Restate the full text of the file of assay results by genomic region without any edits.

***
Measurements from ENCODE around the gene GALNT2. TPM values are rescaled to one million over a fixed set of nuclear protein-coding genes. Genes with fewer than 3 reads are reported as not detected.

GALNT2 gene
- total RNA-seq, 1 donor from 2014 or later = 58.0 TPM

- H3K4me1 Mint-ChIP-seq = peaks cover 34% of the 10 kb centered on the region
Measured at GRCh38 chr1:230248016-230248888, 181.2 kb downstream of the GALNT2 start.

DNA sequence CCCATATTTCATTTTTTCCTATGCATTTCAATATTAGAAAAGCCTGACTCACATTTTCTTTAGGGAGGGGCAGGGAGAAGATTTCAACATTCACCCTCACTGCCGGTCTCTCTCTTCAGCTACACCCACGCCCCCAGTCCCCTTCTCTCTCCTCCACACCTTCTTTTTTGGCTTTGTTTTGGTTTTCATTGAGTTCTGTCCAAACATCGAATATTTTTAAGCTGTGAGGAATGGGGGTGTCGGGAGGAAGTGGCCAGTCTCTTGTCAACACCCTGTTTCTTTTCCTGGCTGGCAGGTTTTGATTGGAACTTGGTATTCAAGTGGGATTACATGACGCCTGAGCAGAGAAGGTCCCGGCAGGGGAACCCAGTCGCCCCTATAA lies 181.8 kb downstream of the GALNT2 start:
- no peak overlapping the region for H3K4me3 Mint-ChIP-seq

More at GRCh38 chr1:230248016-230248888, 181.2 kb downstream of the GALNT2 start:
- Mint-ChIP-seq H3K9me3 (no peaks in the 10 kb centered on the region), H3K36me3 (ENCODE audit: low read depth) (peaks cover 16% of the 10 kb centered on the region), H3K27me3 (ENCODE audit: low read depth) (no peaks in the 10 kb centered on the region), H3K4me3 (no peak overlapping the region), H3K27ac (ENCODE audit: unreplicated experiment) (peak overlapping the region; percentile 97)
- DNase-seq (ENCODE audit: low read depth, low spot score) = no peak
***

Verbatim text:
Measurements from ENCODE around the gene GALNT2. TPM values are rescaled to one million over a fixed set of nuclear protein-coding genes. Genes with fewer than 3 reads are reported as not detected.

GALNT2 gene
- total RNA-seq, 1 donor from 2014 or later = 58.0 TPM

- H3K4me1 Mint-ChIP-seq = peaks cover 34% of the 10 kb centered on the region
Measured at GRCh38 chr1:230248016-230248888, 181.2 kb downstream of the GALNT2 start.

DNA sequence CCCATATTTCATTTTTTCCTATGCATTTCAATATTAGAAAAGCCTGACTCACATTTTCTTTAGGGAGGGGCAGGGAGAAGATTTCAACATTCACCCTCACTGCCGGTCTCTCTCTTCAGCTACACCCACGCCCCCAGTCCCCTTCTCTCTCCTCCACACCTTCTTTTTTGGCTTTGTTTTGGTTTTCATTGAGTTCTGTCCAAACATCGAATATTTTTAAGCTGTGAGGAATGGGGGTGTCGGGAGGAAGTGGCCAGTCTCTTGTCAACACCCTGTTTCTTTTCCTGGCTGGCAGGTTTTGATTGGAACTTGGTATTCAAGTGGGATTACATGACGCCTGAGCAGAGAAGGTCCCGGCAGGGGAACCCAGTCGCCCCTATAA lies 181.8 kb downstream of the GALNT2 start:
- no peak overlapping the region for H3K4me3 Mint-ChIP-seq

More at GRCh38 chr1:230248016-230248888, 181.2 kb downstream of the GALNT2 start:
- Mint-ChIP-seq H3K9me3 (no peaks in the 10 kb centered on the region), H3K36me3 (ENCODE audit: low read depth) (peaks cover 16% of the 10 kb centered on the region), H3K27me3 (ENCODE audit: low read depth) (no peaks in the 10 kb centered on the region), H3K4me3 (no peak overlapping the region), H3K27ac (ENCODE audit: unreplicated experiment) (peak overlapping the region; percentile 97)
- DNase-seq (ENCODE audit: low read depth, low spot score) = no peak